Rosacea is a skin disorder characterized by flushing, red or ruddy complexion, and breakouts of lesions that resemble acne. Although the exact cause of rosacea is unknown, the condition does have well-identified risk factors, such as:
Even though 16 million Americans have rosacea, many don’t realize it. They mistake rosacea’s bumps and pustules for acne. They may just shrug off thickened skin, visible veins, and a red nose or cheeks as a family trait.
At The Center for Dermatology Cosmetic & Laser Surgery in Mount Kisco, New York, board-certified dermatologist David Bank, MD, and our team of dermatology specialists reduce rosacea lesions and flares with the Vbeam Perfecta® pulsed dye laser (PDL).
However, you can reduce outbreaks and your need for Vbeam treatments by paying attention to your rosacea triggers, including what you eat.
Rosacea is a disease that affects the vasculature of your face. Your veins and capillaries dilate, causing flushing, redness, and other signs of rosacea. You also may have visible, broken veins, such as spider veins, especially around your eyes and nose.
Anything that makes you flush or raises your body temperature can dilate your facial veins and raise your risk for a rosacea outbreak. Just as working out or sitting in a sauna can leave you with a red face, so can any activity or food that raises your body temperature.
The National Rosacea Society surveyed both patients with rosacea and their dermatologists to find out what food triggers were most strongly associated with a rosacea flare. Foods and beverages that made both lists included:
Allow your soups, teas, and coffees to cool down a bit before you sip them. Avoid alcohol and spices altogether, to see if your skin improves.
Histamines are chemicals that your body produces along with an enzyme called diamine oxidase (DAO). DAO helps you break down the histamines in foods you eat.
If you eat too many high-histamine foods, though, your DAO may not be able to process them, which causes inflammation. Inflammation produces heat that can irritate your face.
If you have rosacea, try to minimize foods high in histamines, including:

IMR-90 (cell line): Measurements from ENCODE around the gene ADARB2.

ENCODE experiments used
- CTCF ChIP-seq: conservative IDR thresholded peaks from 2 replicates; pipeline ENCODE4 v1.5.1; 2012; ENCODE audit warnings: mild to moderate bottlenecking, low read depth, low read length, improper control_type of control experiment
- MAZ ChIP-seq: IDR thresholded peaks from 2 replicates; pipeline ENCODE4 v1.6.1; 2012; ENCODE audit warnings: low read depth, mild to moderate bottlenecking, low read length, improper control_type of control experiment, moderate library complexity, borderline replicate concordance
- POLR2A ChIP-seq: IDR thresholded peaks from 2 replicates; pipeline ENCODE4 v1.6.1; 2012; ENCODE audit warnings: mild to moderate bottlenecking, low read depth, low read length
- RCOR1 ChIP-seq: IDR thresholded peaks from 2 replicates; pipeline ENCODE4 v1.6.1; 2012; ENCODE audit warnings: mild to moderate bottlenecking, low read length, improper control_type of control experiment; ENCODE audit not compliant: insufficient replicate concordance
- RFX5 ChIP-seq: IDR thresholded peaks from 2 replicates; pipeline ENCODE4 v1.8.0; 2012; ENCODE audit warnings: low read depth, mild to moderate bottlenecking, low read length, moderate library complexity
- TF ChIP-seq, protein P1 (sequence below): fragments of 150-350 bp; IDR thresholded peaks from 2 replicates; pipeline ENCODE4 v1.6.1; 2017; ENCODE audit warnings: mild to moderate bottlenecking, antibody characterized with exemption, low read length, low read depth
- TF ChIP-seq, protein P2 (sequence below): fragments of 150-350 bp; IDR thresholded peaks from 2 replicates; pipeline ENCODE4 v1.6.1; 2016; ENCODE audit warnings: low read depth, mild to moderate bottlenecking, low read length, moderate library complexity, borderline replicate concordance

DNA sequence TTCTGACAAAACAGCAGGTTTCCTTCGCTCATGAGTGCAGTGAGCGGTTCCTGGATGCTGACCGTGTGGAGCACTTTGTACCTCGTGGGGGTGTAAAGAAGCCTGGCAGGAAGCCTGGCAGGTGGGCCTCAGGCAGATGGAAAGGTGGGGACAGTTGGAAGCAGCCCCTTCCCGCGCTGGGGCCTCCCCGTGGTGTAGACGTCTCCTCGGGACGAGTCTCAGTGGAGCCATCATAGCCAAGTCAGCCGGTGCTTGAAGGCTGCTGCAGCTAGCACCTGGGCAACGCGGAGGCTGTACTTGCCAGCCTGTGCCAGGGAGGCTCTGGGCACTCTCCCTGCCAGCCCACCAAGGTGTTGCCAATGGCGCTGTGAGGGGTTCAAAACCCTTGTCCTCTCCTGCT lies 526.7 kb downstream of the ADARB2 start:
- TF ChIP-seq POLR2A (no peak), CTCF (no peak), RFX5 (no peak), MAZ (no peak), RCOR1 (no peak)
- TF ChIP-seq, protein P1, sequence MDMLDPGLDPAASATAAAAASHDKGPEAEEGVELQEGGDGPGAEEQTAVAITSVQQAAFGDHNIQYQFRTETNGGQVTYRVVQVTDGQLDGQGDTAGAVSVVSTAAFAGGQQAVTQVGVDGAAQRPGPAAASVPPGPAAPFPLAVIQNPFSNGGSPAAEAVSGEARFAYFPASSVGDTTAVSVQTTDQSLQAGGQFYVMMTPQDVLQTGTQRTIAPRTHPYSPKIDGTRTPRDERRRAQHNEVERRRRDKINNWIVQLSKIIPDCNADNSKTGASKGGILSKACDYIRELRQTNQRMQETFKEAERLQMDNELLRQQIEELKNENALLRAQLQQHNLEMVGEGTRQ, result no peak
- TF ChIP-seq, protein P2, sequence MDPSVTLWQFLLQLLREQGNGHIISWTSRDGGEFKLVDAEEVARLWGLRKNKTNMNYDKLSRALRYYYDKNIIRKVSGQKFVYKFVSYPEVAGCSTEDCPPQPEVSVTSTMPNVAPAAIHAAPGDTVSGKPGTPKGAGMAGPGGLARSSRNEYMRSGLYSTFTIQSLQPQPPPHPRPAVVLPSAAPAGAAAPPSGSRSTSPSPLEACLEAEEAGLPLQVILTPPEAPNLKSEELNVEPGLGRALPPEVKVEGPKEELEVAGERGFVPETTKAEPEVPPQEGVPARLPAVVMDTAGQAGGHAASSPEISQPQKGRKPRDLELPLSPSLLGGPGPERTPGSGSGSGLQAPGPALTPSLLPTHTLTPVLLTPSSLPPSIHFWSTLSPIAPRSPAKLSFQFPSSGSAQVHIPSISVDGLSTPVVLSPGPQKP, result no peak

You might also cut back on foods that trigger your body to release histamine, including:
Alcohol — a triple threat — not only is high in histamines and heat, but also triggers the release of histamines in your body.
While you don’t have to eat your food cold, do aim for cooking fresh foods but avoid piping hot dinners and soups. So, what foods can you indulge in freely?
First, eat fresh meats, vegetables, and fruits as much as possible. If you cook in batches to prepare your meals for the week, freeze the extra portions instead of refrigerating them; cooked foods stored in the refrigerator actually develop more histamines the longer they sit there.
Find healthy diets, such as certain Asian diets (but avoid soy sauce — it’s fermented!) and the Mediterranean diet, to help you dream up menus you can enjoy every day. Build your meals around healthy, fresh, low-histamine foods such as:
Drink water and herbal teas. Cut down on coffee and black tea.
Although the list of foods we provide here is a good starting point, keeping your own “trigger diary” helps you identify the foods and other factors that lead to rosacea flare-ups.
Based on your individual responses to various fresh fruits, vegetables, and meats, you can design a flexible, flavorful diet that keeps you nourished and your skin clear.
And, if you do develop a rosacea flare or want to improve your complexion, don’t hesitate to contact us for a Vbeam session or other rosacea treatments. Book your personalized skin care consultation today by phone or online.